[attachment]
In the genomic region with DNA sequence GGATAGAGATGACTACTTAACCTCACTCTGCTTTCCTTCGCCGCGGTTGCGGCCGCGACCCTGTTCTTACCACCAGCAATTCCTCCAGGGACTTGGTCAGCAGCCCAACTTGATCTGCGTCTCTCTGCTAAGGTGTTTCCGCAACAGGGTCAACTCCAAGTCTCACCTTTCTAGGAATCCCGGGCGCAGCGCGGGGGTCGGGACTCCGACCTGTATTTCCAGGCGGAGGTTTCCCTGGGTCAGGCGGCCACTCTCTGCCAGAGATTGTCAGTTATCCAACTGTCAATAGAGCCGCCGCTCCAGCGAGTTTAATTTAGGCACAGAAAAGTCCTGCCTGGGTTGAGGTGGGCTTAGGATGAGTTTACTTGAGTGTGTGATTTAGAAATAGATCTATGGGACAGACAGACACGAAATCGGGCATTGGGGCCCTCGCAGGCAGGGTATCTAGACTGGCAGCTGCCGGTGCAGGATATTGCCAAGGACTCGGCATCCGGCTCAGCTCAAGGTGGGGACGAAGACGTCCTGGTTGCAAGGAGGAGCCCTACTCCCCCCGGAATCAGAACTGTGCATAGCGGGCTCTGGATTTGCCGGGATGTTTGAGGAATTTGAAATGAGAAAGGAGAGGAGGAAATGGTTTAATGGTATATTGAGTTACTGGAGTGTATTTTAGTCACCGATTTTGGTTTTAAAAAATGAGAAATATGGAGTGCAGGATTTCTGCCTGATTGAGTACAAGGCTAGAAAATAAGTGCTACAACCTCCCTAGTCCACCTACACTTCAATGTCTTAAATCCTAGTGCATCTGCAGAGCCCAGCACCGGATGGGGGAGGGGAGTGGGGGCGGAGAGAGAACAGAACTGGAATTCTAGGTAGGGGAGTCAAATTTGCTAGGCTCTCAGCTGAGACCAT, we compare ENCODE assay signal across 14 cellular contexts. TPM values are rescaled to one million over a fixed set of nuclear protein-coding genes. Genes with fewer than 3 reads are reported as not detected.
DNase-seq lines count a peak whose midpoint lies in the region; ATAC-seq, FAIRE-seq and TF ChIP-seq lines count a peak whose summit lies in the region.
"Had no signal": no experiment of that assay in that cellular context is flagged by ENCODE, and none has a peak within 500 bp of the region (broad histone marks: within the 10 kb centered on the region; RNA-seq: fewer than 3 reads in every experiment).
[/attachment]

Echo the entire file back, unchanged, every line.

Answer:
In the genomic region with DNA sequence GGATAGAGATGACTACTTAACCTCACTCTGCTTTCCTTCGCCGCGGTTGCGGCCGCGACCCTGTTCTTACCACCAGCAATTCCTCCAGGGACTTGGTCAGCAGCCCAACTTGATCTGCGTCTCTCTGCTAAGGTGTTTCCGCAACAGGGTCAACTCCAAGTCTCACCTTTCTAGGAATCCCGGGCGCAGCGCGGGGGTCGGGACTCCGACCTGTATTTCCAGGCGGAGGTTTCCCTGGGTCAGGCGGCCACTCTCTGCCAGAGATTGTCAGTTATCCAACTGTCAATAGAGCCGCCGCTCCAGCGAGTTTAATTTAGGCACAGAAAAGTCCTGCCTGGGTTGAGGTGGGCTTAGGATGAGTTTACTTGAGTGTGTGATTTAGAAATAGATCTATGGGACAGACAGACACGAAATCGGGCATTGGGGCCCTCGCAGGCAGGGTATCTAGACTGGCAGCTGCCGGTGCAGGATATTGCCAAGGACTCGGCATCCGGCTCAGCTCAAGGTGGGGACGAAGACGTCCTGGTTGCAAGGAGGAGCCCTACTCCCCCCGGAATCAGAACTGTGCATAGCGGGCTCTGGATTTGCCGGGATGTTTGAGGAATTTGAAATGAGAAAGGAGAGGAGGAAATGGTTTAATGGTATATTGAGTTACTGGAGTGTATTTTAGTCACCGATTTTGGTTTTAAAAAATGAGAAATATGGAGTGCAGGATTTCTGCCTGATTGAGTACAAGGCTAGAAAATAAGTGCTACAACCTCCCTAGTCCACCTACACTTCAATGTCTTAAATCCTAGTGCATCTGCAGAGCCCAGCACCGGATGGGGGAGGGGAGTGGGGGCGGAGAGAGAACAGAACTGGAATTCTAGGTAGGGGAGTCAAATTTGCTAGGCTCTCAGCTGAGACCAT, we compare ENCODE assay signal across 14 cellular contexts. TPM values are rescaled to one million over a fixed set of nuclear protein-coding genes. Genes with fewer than 3 reads are reported as not detected.
DNase-seq lines count a peak whose midpoint lies in the region; ATAC-seq, FAIRE-seq and TF ChIP-seq lines count a peak whose summit lies in the region.
"Had no signal": no experiment of that assay in that cellular context is flagged by ENCODE, and none has a peak within 500 bp of the region (broad histone marks: within the 10 kb centered on the region; RNA-seq: fewer than 3 reads in every experiment).